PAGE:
Alumni Communications


University Advancement Groups are failing Millennials.

Your university is bleeding Millennials. Every day, more and more students are graduating under-employed, in debt and without much hope of starting a career. And they blame you. In whole or in part, Millennials are holding their universities accountable for the situation they're in. This is a problem, because Millennials are the fast-growing segment of your alumni association. When you go to engage them or to ask them for money in the near future they won't be there. The Millennials could be the Lost Generation -- the first group of graduates in the history of post-secondary education in North America that universities can no longer count on for donations and support.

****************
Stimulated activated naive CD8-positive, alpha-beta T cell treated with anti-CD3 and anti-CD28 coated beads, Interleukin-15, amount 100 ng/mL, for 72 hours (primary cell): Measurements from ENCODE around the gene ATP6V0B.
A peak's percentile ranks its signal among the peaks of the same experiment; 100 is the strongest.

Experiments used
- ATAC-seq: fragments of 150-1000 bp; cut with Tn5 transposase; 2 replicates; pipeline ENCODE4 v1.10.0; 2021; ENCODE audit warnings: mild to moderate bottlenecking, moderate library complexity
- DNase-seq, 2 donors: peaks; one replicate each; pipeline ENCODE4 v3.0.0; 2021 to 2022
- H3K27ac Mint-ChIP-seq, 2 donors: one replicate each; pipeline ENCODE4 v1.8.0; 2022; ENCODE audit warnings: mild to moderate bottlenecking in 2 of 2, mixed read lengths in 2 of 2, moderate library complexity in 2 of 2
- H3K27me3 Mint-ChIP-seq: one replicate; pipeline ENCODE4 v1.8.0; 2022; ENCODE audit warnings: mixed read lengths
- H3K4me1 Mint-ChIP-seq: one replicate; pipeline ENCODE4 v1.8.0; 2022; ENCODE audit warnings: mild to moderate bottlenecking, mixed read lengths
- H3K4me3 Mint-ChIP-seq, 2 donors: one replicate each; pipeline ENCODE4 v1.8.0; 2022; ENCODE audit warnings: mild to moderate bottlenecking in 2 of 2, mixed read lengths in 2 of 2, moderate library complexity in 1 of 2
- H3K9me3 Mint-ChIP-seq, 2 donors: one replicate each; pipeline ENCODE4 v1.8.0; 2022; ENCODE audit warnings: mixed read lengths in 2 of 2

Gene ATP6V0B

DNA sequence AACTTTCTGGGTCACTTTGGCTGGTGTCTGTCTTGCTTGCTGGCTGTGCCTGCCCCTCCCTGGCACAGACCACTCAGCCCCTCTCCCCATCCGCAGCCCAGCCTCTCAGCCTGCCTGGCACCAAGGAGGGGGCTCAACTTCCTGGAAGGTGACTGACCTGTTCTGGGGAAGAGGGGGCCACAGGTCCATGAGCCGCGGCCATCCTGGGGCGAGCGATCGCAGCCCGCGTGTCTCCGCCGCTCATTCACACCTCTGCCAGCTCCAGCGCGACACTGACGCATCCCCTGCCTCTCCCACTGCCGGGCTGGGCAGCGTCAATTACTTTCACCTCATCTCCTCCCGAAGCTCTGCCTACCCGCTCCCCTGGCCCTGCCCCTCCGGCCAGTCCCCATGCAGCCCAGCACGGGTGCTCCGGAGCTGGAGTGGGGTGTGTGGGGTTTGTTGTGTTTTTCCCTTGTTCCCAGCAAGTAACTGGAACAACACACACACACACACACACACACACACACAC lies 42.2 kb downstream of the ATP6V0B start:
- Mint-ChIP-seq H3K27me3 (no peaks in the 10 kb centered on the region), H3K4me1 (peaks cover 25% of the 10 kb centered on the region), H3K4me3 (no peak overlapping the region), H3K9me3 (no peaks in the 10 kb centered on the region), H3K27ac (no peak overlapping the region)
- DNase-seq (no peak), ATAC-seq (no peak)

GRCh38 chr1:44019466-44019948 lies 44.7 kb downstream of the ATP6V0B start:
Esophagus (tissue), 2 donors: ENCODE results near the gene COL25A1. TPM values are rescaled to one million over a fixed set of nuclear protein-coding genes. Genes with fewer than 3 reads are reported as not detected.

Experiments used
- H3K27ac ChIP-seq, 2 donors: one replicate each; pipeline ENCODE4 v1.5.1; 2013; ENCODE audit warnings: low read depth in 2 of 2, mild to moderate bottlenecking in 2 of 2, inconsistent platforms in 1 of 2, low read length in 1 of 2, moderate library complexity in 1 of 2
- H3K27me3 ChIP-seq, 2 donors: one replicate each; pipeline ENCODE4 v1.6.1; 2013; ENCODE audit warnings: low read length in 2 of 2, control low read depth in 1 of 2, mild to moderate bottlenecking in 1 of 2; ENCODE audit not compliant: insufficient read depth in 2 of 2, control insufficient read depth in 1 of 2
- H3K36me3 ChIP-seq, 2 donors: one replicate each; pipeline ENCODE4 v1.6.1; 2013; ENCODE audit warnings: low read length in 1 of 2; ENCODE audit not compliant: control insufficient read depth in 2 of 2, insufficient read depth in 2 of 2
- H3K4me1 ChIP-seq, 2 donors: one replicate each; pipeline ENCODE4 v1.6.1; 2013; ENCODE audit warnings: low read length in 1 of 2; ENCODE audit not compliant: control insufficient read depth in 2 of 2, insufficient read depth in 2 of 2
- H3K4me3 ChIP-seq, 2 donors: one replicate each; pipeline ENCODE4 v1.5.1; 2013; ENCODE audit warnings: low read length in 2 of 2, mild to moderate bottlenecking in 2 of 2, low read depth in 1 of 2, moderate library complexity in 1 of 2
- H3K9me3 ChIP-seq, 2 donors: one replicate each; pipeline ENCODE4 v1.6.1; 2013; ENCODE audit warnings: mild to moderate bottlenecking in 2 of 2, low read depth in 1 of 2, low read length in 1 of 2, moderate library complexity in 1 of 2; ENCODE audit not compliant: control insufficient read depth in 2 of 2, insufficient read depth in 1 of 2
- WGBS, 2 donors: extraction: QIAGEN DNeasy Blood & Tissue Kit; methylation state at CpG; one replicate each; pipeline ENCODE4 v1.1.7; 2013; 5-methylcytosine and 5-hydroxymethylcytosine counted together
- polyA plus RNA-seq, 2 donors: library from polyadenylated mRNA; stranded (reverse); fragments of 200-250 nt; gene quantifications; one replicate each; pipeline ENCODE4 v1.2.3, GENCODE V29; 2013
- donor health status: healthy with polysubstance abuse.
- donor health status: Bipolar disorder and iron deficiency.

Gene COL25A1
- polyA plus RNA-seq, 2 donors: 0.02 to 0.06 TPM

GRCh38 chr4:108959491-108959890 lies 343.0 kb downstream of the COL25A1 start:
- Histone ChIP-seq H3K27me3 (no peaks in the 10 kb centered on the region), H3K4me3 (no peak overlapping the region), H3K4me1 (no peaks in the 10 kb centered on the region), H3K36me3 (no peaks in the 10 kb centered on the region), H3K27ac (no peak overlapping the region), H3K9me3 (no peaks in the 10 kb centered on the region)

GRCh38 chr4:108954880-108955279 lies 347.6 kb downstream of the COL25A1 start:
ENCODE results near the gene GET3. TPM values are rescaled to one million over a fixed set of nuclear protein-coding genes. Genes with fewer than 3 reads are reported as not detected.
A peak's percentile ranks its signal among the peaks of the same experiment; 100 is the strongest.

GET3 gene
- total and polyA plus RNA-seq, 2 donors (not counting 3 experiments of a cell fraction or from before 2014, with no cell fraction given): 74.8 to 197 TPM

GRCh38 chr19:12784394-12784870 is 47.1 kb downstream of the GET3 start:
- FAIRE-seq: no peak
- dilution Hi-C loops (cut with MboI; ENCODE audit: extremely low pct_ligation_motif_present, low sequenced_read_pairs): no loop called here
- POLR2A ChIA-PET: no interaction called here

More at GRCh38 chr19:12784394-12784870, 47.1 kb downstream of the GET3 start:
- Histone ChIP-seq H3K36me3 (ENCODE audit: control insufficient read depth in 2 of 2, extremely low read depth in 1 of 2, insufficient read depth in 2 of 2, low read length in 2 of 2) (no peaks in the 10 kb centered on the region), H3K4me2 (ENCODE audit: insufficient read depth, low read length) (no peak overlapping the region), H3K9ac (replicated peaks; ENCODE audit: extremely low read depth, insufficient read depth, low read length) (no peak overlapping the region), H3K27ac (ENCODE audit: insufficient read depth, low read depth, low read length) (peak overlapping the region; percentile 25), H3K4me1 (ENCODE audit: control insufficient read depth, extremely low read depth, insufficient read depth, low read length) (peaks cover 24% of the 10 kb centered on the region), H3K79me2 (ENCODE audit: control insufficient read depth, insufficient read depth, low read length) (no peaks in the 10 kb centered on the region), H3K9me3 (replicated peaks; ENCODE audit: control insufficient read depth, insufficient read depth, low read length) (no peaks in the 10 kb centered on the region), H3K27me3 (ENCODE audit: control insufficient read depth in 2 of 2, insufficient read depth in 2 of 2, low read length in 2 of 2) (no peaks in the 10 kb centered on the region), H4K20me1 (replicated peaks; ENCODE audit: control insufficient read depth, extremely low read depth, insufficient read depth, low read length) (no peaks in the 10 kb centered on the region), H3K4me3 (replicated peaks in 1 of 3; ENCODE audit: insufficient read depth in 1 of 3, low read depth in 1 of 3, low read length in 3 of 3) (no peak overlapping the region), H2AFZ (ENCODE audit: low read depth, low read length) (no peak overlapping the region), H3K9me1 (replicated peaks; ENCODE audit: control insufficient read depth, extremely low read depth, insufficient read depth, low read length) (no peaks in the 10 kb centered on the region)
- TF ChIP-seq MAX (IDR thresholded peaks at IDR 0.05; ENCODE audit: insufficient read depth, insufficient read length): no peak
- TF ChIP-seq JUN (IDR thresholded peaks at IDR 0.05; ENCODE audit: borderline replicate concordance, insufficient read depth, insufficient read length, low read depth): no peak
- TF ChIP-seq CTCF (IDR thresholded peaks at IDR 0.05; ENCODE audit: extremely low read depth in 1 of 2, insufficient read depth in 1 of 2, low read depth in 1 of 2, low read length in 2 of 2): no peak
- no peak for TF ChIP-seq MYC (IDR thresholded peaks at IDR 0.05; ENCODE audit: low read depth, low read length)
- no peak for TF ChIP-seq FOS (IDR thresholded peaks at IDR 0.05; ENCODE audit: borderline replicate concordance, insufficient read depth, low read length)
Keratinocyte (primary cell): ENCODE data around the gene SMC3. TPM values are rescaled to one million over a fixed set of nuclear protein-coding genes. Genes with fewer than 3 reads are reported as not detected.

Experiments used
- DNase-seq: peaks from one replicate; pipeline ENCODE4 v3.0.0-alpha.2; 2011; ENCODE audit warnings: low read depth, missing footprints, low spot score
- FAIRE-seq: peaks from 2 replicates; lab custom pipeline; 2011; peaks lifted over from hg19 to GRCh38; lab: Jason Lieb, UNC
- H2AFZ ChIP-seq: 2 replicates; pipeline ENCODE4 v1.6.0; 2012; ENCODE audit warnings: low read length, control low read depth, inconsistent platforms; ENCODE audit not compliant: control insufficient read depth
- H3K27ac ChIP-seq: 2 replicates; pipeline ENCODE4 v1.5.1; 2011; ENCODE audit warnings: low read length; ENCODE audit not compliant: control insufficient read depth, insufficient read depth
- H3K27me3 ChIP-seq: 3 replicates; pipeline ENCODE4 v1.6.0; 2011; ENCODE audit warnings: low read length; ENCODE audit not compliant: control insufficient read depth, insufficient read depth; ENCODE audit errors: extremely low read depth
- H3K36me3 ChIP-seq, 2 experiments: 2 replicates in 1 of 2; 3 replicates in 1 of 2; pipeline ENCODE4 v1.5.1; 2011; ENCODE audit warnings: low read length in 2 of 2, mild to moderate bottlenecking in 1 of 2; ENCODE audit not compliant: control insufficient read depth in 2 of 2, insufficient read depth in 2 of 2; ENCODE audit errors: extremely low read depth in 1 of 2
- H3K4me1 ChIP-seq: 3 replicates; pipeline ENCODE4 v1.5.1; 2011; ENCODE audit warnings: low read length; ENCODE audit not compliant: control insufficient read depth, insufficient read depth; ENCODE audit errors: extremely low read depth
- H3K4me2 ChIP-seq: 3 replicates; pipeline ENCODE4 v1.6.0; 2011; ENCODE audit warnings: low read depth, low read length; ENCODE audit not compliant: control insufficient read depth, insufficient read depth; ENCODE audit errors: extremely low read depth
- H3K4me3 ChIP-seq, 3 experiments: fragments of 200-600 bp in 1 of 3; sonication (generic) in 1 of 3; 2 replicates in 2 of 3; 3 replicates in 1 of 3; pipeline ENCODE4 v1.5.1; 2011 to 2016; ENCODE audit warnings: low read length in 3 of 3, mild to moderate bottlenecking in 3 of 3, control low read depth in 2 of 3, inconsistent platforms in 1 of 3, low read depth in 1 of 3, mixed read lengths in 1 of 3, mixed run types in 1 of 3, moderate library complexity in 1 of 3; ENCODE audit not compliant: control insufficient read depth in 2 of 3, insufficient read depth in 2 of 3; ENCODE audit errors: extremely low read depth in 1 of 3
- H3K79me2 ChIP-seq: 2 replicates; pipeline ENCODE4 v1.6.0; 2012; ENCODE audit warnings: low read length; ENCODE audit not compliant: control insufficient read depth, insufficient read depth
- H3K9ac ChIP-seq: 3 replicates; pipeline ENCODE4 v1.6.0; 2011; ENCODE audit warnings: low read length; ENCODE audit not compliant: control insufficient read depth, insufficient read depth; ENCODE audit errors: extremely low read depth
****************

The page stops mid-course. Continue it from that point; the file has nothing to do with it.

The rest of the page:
Read the book that is changing the way alumni associations think about communications -- The Lost Generation. Written by non-profit marketing expert John Suart, the book makes the case for a change in thinking. Millennials are different. That’s the key takeaway from this book. They think differently, but more importantly, they live in different times than the Xers or Boomers. Universities need to change their advancement models to accommodate this shift. Really, it’s more a shift in thinking than anything else. The relationship the university has with Millennials isn’t something that can wait. Millennials are hurting and they hold their universities responsible to some extent. Until universities realize this they will burn through their Millennials until there are no more.  The choice is clear. But so, too, are the actions. The threshold to take charge of this issue is very low. The question for universities is not if they can change their relationship with Millennials, but if they have the vision to do so before it is too late. 

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